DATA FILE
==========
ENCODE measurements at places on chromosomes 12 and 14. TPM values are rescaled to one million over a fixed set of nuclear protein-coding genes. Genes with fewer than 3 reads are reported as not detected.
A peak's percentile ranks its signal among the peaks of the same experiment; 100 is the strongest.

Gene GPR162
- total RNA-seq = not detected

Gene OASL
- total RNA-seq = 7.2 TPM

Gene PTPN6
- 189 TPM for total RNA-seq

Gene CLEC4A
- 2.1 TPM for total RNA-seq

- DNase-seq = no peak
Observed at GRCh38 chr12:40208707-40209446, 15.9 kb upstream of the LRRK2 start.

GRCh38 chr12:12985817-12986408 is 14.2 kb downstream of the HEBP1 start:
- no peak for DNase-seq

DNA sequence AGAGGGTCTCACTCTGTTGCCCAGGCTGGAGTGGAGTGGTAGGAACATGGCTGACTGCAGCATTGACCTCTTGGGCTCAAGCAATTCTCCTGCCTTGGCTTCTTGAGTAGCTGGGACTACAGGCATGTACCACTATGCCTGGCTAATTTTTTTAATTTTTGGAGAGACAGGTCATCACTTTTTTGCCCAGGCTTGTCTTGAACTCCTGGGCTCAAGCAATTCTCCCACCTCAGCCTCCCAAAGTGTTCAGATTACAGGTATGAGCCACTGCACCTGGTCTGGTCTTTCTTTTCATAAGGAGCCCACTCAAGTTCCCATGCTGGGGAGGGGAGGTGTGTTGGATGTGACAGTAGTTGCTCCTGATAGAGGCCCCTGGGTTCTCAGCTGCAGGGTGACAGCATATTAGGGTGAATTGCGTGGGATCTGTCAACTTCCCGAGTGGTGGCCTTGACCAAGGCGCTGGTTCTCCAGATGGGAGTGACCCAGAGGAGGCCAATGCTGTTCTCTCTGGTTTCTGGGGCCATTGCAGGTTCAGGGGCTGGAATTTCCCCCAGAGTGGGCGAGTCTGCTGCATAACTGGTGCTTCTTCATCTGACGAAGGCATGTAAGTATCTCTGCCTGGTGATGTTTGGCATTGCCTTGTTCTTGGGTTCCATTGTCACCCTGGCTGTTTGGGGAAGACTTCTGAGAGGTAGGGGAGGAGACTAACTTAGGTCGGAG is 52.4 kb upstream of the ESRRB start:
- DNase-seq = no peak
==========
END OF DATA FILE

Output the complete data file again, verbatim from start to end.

ENCODE measurements at places on chromosomes 12 and 14. TPM values are rescaled to one million over a fixed set of nuclear protein-coding genes. Genes with fewer than 3 reads are reported as not detected.
A peak's percentile ranks its signal among the peaks of the same experiment; 100 is the strongest.

Gene GPR162
- total RNA-seq = not detected

Gene OASL
- total RNA-seq = 7.2 TPM

Gene PTPN6
- 189 TPM for total RNA-seq

Gene CLEC4A
- 2.1 TPM for total RNA-seq

- DNase-seq = no peak
Observed at GRCh38 chr12:40208707-40209446, 15.9 kb upstream of the LRRK2 start.

GRCh38 chr12:12985817-12986408 is 14.2 kb downstream of the HEBP1 start:
- no peak for DNase-seq

DNA sequence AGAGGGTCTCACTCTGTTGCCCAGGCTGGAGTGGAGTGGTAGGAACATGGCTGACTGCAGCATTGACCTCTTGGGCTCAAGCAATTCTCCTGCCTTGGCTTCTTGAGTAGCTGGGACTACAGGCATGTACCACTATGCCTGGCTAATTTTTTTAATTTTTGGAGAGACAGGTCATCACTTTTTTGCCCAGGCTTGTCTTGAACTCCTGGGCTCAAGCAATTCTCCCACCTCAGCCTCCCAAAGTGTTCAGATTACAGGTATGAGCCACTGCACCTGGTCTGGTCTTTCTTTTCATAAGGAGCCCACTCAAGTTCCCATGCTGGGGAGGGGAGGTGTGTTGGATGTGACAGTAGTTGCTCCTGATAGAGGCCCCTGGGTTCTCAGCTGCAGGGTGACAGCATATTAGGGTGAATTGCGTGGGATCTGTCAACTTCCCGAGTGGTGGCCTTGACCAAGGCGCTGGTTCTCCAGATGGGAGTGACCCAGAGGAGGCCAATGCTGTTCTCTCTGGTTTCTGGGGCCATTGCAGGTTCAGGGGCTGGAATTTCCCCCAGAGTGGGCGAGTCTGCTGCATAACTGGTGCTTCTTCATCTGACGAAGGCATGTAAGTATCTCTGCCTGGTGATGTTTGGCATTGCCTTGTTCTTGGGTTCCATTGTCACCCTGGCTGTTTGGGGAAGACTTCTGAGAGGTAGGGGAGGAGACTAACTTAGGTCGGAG is 52.4 kb upstream of the ESRRB start:
- DNase-seq = no peak